All students in the study were identified as having a disability. The specific distribution of disability condition among participants showed that 4 (6%) were identified as having an intellectual disability, 8 (13%) as having a speech and language impairment, 1 (2%) as having an emotional disturbance, 18 (13%) as having an attention deficit disorder, and 32 (50%) as having a specific learning disability. All participants in the study who participated in Time 1 (baseline) data collection were available for the Time 2 data collection periods.

Characteristics of the sample across conditions indicated homogeneity in relation to gender, grade level, ethnicity, age, and disability. (See Table 1.1 for characteristics of student participants).


Assignment to Conditions

Respecting the request from the school principals, the study did not interfere with students’ current class schedules and placements. Students with disabilities and their non-disabled peers were scheduled into math classes in the beginning of the school year in accordance with the previous year’s recommendations. Therefore, due to the intact nature of these fourth, fifth, and sixth grade classes, stratified random assignment of classes to conditions was used. Participating fourth, fifth, and sixth grade math classes within each school were randomly assigned to either the experimental or control condition.

A simple procedure was used to randomly assign the classes. First, each school was numbered (1, 2, 3). Then, participating classes within each school were assigned a number (01, 02, 03, 04, etc.). Information for each class was written on a separate card (e.g., the number 101 on one card represented school “x” and class “a,” while the number 202 on another card represented school “y” and class “b”). Using the cards, a pool of classes for each school was formed. Next, random drawings for each school were conducted to assign the classes to the condition. The first card drawn was assigned to the experimental condition. The second card was assigned to the control condition. This process continued until all classes within the school were assigned.



The settings for this investigation were the 4th, 5th, and 6th grade mathematics classes within three public elementary schools and one middle school in a large suburban school system. All schools in the study were targeted by their district as performing below expectations on state assessments and received Title I funding to address instructional challenges. Two of the schools were among the five lowest performing schools in the district in relation to state assessment results, suspension rates, and attendance rates, Approximately 20% of the students at each school were eligible for free or reduced-price lunch, an indicator which identifies students who may be at-risk for performing below expected standards.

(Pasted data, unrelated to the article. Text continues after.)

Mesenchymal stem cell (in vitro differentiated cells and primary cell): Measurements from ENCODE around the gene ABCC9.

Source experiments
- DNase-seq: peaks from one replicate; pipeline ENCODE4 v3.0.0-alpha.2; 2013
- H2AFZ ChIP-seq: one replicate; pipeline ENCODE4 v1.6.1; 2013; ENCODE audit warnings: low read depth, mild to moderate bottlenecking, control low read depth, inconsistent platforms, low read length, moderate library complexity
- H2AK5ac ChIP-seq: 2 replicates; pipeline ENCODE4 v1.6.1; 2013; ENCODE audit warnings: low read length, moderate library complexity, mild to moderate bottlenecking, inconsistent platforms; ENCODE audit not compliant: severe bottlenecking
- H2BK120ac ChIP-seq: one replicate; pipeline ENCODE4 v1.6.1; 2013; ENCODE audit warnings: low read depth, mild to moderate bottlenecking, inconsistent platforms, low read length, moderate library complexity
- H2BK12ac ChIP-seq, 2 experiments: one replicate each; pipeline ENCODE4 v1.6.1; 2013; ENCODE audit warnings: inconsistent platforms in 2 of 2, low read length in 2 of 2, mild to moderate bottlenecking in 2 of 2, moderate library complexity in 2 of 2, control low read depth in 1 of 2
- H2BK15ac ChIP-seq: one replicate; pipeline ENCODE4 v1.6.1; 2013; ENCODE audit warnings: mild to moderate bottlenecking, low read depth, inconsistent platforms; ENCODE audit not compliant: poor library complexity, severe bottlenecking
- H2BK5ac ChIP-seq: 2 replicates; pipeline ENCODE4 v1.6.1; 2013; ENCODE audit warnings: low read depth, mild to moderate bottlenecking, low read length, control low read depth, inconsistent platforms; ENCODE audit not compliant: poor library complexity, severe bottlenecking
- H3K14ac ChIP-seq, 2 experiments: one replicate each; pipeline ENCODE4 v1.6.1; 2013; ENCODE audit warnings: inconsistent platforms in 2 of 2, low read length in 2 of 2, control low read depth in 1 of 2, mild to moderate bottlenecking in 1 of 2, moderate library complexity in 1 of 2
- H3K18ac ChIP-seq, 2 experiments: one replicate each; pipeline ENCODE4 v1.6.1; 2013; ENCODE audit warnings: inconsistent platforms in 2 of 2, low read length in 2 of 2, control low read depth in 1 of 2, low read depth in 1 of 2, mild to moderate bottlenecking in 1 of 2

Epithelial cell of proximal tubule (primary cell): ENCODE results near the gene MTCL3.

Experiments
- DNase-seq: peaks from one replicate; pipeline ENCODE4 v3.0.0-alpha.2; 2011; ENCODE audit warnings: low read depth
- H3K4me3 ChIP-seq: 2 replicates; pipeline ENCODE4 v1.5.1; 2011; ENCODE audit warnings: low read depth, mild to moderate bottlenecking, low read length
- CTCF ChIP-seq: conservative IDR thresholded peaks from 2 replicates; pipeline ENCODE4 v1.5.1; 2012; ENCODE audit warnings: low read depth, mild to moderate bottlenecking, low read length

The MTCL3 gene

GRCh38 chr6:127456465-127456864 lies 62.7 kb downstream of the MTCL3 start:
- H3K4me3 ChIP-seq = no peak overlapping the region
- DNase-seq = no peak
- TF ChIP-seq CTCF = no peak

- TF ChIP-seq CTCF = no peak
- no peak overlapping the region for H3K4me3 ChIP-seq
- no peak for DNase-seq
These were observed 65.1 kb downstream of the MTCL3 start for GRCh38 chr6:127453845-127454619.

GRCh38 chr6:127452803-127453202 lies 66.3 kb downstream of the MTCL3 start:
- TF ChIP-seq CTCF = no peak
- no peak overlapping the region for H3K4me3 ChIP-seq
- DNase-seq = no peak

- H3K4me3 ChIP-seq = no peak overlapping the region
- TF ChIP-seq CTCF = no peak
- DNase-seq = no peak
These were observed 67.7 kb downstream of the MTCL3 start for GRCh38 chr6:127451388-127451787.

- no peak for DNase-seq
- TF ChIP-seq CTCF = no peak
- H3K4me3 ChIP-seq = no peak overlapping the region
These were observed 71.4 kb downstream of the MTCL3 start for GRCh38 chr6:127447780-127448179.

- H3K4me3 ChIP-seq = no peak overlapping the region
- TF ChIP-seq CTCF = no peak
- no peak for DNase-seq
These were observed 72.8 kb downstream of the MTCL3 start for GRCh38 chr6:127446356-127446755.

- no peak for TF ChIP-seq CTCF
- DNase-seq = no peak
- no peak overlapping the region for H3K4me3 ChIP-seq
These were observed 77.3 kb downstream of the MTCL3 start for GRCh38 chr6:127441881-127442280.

The percentage of students receiving special education services at the schools ranged from 13% to 17%, exceeding the school district’s average of 12%. One of the schools ranked second among all elementary schools in the district in both the number and percent of students receiving special education services. Across the participating school, only 2% of the population of students with disabilities were receiving Tier 3 (pull-out) services for part of the school day.


General Education Instruction in Mathematics

Typically, the teacher followed a six-part instructional routine that included: 1) an introduction presented by the teacher of math concepts; 2) guided instruction and practice in which students generally worked in cooperative partnerships and small groups with hands-on-manipulatives to complete instructional task; 3) a weekly quiz of math progress; 4) daily homework; 5) unit tests that were generally administered after two or three weeks of instruction; and 6) a comprehensive assessment at the end of a marking periods.


Independent Variables

Two conditions were compared during the fourteen-week study: 1) cooperative learning alone (CL), the control condition, and 2) cooperative learning with TeamView (CL + TeamView), the experimental condition.


Cooperative Learning (CL)